By Peter J. Tomasi, Patrick Gleason & John Kalisz
When was the last really strong Superman run? For me, it was several years ago when Kurt Busiek was writing the title. One of the stronger elements of Busiek’s run was his decision to give Lois and Clark a Kryptonian child named Christopher. It created an intriguing family dynamic which added to the characters. I have long been in favor of the Lois and Clark marriage, feeling that it does much to ground Superman in a relatable environment. The addition of Chris built on this.
Or at least it did until Chris was shuffled off the page with the conclusion of Busiek’s run and a couple years later DC retconned Lois and Clark’s marriage out of existence. It is back now, thanks to the magic of the multiverse, as another Earth’s Superman prepares to take the place of the one who recently died. Normally this might simply make me raise an eyebrow, but then DC announced that the team of Peter J. Tomasi and Patrick Gleason would be tackling Superman as part of DC’s Rebirth initiative. Previously, they had chronicled the four-color father/son dynamics of Bruce and Damian Wayne. Their Batman & Robin was one of the brightest books of the New 52 until the death of Damian took away its purpose and it devolved into a rather angsty version of The Brave and the Bold. Still, if Tomasi and Gleason could recreate that magic in Superman, they could once again be responsible for one of DC’s best superhero series. The first issue does not quite hit all the right notes, but it does have plenty of strengths.
For starters, it is a vast improvement over Tomasi’s disappointing Superman Rebirth one-shot from two weeks ago. As with some of the other debut’s, it seemed much more concerned with tidying up old loose threads than spinning any news ones. No, readers did not need a rehashing of Death of Superman/Reign of the Supermen. The bigger problem, however, was that the issue offered little of what DC promised: a series centered on the Kent family. In fact, Lois and young Jonathan do not even appear. Tomasi corrects this error with an issue focused squarely on the Kents.
There is a brief prologue of Superman reflecting on the death of the previous Last Son of Krypton. He takes this moment to bid farewell to his “brother”, while promising his legacy will endure. “The colors will fly,” he declares as Gleason dramatically recreates one of the most iconic motifs in comics: Superman pulling back his clothes to reveal the S-shield on his chest. It is a poignant moment, wherein the power rests in its simplicity.
From there the narrative shifts to the Kents’ homestead. Lightning has struck, frightening Jonathan awake. Soon, though, calm returns as he watches his father rescue the animals from a burning barn. A smile spreads across his face along with a sense of security. His father is Superman, what could go wrong?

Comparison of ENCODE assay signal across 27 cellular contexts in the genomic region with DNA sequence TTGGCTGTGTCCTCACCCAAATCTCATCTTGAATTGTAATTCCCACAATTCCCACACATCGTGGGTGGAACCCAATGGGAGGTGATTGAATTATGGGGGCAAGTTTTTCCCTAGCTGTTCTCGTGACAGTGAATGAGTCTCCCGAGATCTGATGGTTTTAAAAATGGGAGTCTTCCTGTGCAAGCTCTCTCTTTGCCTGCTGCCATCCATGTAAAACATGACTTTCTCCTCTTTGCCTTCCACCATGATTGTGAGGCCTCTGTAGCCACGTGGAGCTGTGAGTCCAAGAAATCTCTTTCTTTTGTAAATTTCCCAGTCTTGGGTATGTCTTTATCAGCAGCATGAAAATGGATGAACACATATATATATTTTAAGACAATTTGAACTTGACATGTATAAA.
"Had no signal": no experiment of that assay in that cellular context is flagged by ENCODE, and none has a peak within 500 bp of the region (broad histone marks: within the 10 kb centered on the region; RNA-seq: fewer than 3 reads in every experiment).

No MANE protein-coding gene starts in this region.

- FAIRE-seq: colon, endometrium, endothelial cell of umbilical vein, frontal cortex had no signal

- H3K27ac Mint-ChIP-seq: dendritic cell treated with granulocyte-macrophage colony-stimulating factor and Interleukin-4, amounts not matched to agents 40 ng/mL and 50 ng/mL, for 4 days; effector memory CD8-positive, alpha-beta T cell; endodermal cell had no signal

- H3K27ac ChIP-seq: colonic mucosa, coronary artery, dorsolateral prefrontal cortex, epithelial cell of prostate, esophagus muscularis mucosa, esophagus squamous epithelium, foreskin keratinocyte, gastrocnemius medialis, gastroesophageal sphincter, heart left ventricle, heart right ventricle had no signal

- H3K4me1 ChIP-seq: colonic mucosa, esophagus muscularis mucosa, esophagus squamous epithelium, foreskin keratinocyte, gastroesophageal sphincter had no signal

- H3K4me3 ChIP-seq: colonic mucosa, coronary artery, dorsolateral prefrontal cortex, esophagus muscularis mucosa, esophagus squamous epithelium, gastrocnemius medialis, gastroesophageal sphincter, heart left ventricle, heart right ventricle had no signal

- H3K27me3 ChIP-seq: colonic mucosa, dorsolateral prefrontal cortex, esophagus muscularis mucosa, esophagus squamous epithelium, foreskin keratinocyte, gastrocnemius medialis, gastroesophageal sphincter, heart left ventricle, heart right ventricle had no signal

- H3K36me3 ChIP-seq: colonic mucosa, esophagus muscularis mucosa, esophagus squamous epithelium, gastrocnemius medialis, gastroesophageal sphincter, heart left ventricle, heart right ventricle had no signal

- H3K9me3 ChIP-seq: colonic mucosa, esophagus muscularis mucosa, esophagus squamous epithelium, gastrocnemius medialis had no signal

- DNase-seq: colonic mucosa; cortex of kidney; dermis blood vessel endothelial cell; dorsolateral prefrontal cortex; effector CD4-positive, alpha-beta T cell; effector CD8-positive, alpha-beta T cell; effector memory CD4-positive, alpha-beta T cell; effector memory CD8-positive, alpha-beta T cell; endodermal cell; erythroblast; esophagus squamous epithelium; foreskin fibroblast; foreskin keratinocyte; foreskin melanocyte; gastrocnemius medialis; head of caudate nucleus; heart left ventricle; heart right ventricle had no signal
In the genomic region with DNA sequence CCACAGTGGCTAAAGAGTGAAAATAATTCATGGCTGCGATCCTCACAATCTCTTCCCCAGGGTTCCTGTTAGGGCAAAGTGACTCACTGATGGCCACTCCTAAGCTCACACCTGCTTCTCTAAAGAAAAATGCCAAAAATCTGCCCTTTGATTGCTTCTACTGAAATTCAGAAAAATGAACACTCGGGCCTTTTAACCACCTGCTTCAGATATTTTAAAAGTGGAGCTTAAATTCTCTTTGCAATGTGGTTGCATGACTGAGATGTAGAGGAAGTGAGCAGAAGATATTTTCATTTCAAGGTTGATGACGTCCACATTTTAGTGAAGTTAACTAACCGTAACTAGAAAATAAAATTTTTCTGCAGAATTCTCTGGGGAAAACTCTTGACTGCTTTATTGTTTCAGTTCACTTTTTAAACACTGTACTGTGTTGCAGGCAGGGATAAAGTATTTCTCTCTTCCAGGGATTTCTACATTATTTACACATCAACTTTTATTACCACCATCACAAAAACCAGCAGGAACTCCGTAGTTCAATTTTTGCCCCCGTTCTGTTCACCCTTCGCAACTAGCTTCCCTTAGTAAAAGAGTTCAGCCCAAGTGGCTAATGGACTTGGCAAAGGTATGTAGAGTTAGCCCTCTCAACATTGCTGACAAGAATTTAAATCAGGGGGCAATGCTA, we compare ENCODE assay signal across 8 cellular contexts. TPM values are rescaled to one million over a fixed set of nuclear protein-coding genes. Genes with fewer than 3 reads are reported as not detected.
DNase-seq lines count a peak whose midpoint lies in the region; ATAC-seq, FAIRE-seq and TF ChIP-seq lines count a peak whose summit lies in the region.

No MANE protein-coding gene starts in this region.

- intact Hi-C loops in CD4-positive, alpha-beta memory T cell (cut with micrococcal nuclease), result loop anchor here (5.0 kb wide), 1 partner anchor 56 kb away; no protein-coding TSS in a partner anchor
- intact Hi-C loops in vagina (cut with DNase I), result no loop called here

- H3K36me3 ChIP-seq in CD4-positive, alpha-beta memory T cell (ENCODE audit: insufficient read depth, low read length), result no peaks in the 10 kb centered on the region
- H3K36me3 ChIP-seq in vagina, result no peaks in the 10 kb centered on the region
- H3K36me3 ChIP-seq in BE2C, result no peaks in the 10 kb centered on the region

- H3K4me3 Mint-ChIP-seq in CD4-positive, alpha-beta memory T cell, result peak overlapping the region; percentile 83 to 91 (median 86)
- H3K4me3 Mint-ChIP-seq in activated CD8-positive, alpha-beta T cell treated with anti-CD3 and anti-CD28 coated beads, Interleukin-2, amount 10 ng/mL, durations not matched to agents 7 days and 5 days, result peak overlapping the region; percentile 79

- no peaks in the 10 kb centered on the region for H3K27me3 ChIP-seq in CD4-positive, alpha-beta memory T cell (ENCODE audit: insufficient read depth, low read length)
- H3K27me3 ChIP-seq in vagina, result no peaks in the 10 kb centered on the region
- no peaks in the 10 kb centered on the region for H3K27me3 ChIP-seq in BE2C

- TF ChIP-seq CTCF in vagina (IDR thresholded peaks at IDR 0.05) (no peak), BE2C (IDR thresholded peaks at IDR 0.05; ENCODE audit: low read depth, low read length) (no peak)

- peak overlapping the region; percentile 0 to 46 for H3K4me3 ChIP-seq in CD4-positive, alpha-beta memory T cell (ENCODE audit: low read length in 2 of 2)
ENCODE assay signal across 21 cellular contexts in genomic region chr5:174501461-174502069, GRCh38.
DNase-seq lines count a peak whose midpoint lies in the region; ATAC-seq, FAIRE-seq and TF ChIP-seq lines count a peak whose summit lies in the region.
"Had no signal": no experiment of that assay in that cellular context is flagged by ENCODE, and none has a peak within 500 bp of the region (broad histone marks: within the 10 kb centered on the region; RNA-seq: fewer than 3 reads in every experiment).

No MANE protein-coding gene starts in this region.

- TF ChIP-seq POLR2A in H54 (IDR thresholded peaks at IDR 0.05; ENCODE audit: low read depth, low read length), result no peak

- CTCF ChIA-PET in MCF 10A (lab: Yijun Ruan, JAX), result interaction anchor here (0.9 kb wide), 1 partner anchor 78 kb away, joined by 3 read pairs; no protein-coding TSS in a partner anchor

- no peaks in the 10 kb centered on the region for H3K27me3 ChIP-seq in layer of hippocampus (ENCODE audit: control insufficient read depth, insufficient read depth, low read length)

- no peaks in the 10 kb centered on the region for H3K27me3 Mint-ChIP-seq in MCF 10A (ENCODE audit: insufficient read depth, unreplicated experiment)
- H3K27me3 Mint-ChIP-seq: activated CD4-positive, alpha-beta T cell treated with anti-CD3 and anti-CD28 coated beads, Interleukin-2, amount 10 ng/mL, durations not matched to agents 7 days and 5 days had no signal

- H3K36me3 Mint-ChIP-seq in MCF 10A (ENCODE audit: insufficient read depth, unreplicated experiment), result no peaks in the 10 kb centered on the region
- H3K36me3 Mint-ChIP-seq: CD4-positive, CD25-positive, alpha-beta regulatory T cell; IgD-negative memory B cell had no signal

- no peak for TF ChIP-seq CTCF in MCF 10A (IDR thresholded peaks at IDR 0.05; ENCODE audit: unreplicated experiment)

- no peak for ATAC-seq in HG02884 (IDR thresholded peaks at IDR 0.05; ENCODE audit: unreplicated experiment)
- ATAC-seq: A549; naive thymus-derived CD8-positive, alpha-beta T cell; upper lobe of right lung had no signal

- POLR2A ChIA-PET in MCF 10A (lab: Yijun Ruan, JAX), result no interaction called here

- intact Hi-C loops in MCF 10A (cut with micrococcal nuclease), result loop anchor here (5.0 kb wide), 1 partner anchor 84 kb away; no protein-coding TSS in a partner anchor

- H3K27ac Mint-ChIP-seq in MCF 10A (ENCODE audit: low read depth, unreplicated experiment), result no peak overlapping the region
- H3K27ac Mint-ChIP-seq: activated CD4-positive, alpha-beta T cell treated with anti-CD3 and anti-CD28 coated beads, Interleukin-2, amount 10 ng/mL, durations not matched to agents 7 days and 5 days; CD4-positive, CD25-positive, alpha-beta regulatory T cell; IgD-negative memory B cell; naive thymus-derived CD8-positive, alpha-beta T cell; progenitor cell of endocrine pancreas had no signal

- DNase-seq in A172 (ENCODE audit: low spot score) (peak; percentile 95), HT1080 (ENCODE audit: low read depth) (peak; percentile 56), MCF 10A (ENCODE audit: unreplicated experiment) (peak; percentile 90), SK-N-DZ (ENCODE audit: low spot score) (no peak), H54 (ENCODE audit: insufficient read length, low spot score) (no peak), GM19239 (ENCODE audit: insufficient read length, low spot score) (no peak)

Unfortunately, Jonathan is still gaining a handle on his own powers. His father has Jon promise not to use his abilities without him, his father, present. Yet, one afternoon, Jon sees an animal attack another. He wants to help, but cannot check his heat-vision. Both prey and predator are instantly charred beyond recognition. Jon is overwhelmed with guilt, especially as a girl from a neighboring farm witnessed the episode. At this moment, the tone of the series takes an interesting shift. The early pages suggested that Tomasi was harkening back to a lighter feel for the Kents, one built around the daily give and take of family life. The second half however, gives readers a brooding Jonathan more reminiscent of Damian. Indeed, an argument between father and son feels as though it could have been lifted more or less out of Batman & Robin. Parenting is difficult and there are going to be plenty of tough moments. Yet, Tomasi needs to keep an eye on what makes Clark and Jonathan distinct from Bruce and Damian. As long as Tomasi can keep the tones balanced, so that Superman does not feel like a carbon copy of Batman & Robin, the series should be fine.
Gleason’s art was a strong element of Batman & Robin’s success, and he remains in top form here. The issue is front loaded with striking images, from the opening splash page of Superman’s silhouetted profile to the above mentioned double-page spreads of the S-shield and the burning barn. What makes Gleason a good match for books such as this, though, is his ability to convey the drama in character moments. Immediately following the dynamic image of Superman rescuing the livestock is a full-page illustration of Jon leaning on his windowsill giving his father the thumbs up sign. The gleam in his eyes and breadth of his grin communicate just how proud he is of his dad. It is a heartwarming image, as striking as any full-throttle action scene which also appeared in comics this week.
While not everything in Superman #1 clicks immediately, most of it is successful. In sum, it offers up the promise that Superman may finally soar once again.